Irish Ships and Shipping
Sinking of the RMS Leinster and the loss of 501 lives
ON THE 10 OCTOBER 1918 AT 9.45AM THE MAIL BOAT LEINSTER
UNDER THE COMMAND OF CAPTAIN WILLIAM BIRCH ,WAS UNDER WAY TO HOLYHEAD WHEN JUST
OUTSIDE DUBLIN BAY SHE WAS HIT BY 3 TORPEDOES FIRED BY THE GERMAN U-BOAT UB-123.
The sinking of the Royal Mail Steamer Leinster, a short
distance from Dublin Bay in an operational area known as 'Square-72', occurred
during a period when events in Ireland and throughout the world were climaxing
with the end to a terrible conflict.
The Irish Rebellion was two years old and Home Rule was in
the balance. The end of the First World War was imminent, yet the German
submarine fleet was still desperately trying to salvage some honour by
continuing savage assaults on shipping. The conscription of Irish citizens had
been threatened almost daily, and in an effort to defeat the advancing German
Army and Navy, that giant of a nation - the USA - finally joined hands across
the water with their Allies in 1917.
This joint effort against a common enemy forged new
European-American friendships which survive to this day. It is also the
account of a government's reckless abandonment in its refusal to protect the
travelling public and a commercial shipping company's vessels at a time when it
could easily have done so.
The sinking of the Leinster remains to this day the
greatest disaster to befall Irish citizens travelling in Irish waters. This
remarkable episode, although remembered from time to time on various maritime
occasions, has not received the recognition due to it. Only very recently did
the owner of the Leinster's remains, Desmond Brannigan and several sub aqua
divers from the locality of Dun Laoghaire harbour rectify this lapse of memory.
With financial assistance from Stena Sealink, Irish Lights
and others later mentioned, they raised one of the wreck's anchors. Mounted
opposite the Carlisle Pier, it is a fitting reminder of the many local people
who served and travelled aboard the mail steamers and, in particular, to the 500
or more who lost their lives while travelling on the Leinster. The violence and
the unusually high death toll associated with this tragedy is still not
comprehended and is in dark contrast with the many pleasant and tranquil
Victorian depictions of the Mail Boats exhibited throughout Dun Laoghaire's
hotels, pubs and banks.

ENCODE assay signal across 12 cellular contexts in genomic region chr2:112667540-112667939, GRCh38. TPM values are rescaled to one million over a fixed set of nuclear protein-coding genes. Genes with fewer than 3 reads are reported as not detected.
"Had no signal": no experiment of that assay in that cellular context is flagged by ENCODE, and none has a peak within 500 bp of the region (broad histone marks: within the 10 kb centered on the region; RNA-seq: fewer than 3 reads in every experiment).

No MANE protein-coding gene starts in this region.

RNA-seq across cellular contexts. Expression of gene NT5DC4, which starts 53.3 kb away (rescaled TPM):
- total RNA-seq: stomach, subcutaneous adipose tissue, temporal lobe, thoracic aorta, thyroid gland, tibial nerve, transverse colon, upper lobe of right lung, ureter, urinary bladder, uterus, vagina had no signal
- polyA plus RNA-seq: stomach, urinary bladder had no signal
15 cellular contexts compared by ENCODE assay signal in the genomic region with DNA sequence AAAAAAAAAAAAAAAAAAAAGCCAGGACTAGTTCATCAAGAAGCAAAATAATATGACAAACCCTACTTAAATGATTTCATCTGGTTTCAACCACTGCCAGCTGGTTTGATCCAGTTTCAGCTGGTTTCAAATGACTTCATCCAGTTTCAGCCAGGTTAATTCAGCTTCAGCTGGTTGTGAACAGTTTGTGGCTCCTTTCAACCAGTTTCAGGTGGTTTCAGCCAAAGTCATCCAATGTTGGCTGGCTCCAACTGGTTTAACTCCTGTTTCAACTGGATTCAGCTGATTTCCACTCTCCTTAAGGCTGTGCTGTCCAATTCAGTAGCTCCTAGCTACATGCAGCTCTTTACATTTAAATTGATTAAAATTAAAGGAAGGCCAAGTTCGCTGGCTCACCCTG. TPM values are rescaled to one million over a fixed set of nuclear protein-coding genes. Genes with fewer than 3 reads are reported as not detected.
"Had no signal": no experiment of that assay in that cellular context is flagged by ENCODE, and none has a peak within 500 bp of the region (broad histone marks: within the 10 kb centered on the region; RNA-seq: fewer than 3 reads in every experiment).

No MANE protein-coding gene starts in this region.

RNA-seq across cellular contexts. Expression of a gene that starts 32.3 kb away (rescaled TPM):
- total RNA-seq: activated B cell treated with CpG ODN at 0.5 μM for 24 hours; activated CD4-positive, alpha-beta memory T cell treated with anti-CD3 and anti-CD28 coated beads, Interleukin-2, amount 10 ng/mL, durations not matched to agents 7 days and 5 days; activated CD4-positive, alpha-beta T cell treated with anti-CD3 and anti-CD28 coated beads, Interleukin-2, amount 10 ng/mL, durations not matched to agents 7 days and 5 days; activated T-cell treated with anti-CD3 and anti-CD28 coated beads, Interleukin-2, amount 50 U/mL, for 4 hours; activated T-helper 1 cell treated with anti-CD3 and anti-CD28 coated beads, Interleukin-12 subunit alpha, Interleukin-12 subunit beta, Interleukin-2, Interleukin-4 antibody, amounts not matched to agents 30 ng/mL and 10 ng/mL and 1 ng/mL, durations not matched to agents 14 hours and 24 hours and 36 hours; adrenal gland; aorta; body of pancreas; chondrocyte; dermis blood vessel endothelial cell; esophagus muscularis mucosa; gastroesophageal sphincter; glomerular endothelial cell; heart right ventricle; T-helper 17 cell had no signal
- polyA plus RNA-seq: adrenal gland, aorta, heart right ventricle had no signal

Ireland was a country whose conscience was in conflict. On
the one hand, it despised the British occupation, but on the other, many who
were not fighting in foreign parts in defence of the Realm could be found
working all the hours God could send, fitting and repairing the British Fleet,
producing munitions and generally supporting the War Effort.
Although submarine attacks in the Irish Sea were not
unheard of, their casualties were generally perceived to be small. This
complacency within Ireland was shattered when it received the unbelievable news
of the sinking of the mail boat Leinster by a German submarine on 10 October,
1918. When the bodies began to come ashore, Ireland gasped at the scale of the
disaster that was revealed.
To many it came as a complete surprise, but to the seamen on the route and
the Ministry Of Defence, it had been inevitable. Indeed, it had been almost a
miracle that these mail steamers had escaped until then. The protection of the
mail boats was the responsibility of Flag Captain Gordon Campbell VC
who commanded the Irish Sea Flotilla and, although not his only worry, he
expressed the view that the loss of a mail steamer would be considered a
The loss of the Leinster also marked the demise of its
owners, the City of Dublin Steam Packet Co., which had been in the steam packet
business since 1823.
This ship was the second in its quartet of famous mail
steamers to be lost in the War and was the final nail in a coffin that made
trading unsustainable. Despite extremely difficult and sometimes discriminatory
operating parameters, this company produced excellent vessels that served Dublin
and the cross-channel ferry service well. Shortly after the end of the War, and
probably because of it, this company which had pioneered technical innovations
in all of its vessels and upheld the highest standards in a very popular
service, faded into obscurity.
Although in relative terms, this tragedy was far greater
than that of the much publicised Titanic and Lusitania, it has received
comparatively little publicity.
are tempted to remember this War in terms of our grandparents and the stories
they passed on to us as children. But they were the survivors. Those who died in
terrible conditions in godforsaken places were no more than boys and
they were killed in their millions.
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